Bipolar Rapid Cycling

Bipolar disorder is a mood disorder characterized by episodes of mania and depression. Rapid cycling is a subtype of bipolar disorder that includes more frequent, distinct mood episodes occurring in a shorter period of time. If you suffer from rapid cycling bipolar disorder, it’s important to look into treatment options.

If you or a loved one suffers from frequent episodes of mania and depression, call Alta Loma Transformational Services today at(866) 457-3843.

Prevalence of Rapid Cycling

The Depression and Bipolar Support Alliance claims that rapid cycling occurs at some point in around half of all people with a diagnosis of bipolar disorder. However, only a small percentage of people with bipolar disorder experience the rapid cycling pattern chronically. If you’ve had four or more distinct episodes of depression or mania within the span of one year, you meet the criteria for this subtype.

What Do Rapid Cycling Manic Episodes Look Like?

A rapid cycling manic episode involves the same symptoms as regular bipolar, except it doesn’t last as long. In general, a person with this subset of bipolar disorder experiences four or more episodes within a single year. At least three of the following bipolar symptoms must be present:

  • High levels of energy
  • Increased confidence and positivity
  • Increased aggression and irritability
  • Increased libido
  • Racing thoughts and rapid speech
  • Lack of sleep without tiring
  • Overreaction to stimulus
  • Impulsivity and poor judgment, which can lead to risky behaviors such as overspending, drunk driving, substance and alcohol abuse, and unprotected sex
  • Delusions of grandeur or other delusional thinking patterns such as belief in special powers or abilities
  • Hallucinations

Hypomanic Symptoms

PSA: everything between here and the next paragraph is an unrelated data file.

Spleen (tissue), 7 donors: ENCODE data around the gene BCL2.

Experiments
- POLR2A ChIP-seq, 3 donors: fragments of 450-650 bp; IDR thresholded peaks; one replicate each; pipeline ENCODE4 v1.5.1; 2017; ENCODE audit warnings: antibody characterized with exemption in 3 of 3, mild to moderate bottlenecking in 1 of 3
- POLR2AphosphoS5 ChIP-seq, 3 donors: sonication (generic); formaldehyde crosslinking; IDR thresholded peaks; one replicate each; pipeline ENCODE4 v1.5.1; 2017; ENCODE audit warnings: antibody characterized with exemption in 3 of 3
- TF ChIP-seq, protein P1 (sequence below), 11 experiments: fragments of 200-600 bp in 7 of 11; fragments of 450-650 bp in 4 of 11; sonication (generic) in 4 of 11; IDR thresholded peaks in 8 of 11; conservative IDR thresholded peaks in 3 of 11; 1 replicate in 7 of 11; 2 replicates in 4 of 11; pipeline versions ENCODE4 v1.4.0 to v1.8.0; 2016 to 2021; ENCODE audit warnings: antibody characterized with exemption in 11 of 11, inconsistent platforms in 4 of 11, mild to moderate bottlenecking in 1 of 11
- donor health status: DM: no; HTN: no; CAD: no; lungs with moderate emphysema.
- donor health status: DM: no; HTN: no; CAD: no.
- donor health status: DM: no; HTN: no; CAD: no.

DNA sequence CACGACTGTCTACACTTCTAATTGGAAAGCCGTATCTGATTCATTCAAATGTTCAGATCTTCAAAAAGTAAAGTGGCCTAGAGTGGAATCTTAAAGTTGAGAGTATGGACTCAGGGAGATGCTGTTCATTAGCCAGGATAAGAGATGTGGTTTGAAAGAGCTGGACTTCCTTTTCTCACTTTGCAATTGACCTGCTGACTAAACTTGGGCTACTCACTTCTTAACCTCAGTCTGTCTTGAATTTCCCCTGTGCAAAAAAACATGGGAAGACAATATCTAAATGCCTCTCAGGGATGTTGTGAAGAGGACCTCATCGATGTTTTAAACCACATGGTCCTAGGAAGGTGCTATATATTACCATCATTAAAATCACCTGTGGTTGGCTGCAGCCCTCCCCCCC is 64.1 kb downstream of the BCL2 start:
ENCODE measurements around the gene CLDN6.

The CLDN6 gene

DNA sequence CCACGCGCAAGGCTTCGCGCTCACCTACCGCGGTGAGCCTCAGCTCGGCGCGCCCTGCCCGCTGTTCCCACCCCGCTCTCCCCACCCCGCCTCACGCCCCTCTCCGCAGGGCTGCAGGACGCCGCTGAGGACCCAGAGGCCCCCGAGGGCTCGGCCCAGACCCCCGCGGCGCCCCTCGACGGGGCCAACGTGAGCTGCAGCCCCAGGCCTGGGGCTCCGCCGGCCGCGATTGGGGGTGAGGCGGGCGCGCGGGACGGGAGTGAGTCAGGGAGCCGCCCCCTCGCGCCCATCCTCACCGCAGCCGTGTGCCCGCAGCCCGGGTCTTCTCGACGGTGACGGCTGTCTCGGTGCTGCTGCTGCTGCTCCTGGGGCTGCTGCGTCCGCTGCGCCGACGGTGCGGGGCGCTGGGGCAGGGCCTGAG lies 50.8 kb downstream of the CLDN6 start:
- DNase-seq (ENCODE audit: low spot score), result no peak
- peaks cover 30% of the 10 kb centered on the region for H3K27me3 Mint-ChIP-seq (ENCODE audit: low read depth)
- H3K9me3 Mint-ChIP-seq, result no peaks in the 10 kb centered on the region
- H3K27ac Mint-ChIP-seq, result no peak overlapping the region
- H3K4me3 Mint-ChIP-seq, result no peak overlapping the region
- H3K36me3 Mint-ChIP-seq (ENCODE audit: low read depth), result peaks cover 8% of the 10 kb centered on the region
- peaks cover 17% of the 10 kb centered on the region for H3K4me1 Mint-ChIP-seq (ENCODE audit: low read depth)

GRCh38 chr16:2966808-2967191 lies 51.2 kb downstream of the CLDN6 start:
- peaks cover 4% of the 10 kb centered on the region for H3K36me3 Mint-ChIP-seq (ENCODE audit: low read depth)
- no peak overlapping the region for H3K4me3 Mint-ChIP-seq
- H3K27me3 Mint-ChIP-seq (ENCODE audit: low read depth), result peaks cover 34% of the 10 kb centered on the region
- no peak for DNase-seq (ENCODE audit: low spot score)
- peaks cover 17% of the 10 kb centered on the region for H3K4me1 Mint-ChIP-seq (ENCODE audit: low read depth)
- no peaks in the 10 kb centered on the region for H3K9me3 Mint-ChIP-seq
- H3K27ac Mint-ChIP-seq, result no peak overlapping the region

If a person has bipolar II disorder, they might experience hypomania, which is a milder version of full-blown mania. The main reason it’s considered less severe is the lack of psychotic symptoms, which include delusions and hallucinations. It’s still completely distinct from the individual’s regular mood and is characterized by an uptick in energy and distinctly out-of-the-ordinary behavior for that individual.

What Do Rapid Cycling Depressive Episodes Look Like?

The rapid depressive state is the same as regular bipolar disorder and can include the following symptoms:

  • Unexplained crying spells
  • Extreme sadness in response to regular situations
  • Pessimism or apathy
  • Appetite changes
  • Sleep disturbances
  • Lack of energy or persistent exhaustion
  • Feelings of shame, guilt and worthlessness
  • Hyperfocus on perceived failures and misgivings
  • Unexplained pain
  • Reduced sex drive
  • Indecisiveness
  • Inability to focus
  • Social withdrawal and indifference to activities that usually bring joy
  • Substance abuse
  • Fixation on suicide attempts or death

Why Do People Experience Rapid Cycling?

It’s hard to say what causes rapid cycling in bipolar disorder, but there are some external factors that may come into play:

  • Antidepressants can trigger mood changes and cause someone to develop rapid cycling.
  • Another theory points to the possibility of having an underactive thyroid that doesn’t produce the appropriate level of hormones, causing frequent mood changes.
  • Not getting enough sleep can also trigger or worsen the symptoms of bipolar disorder.
  • Dysfunctional circadian rhythms have been associated with this subset of bipolar.
  • MS, head injury and developmental delay are also implicated causally.

Who’s at a Higher Risk of Experiencing Rapid Cycling?

Scientists still don’t understand exactly what causes rapid cycling, but the following can put you at a greater risk for the condition:

  • Women appear to be at a higher risk of rapid cycling than men, which some experts suggest may be due to the nature of women’s hormone cycles.
  • individuals who get a diagnosis during adolescence appear to be more likely to develop this subset.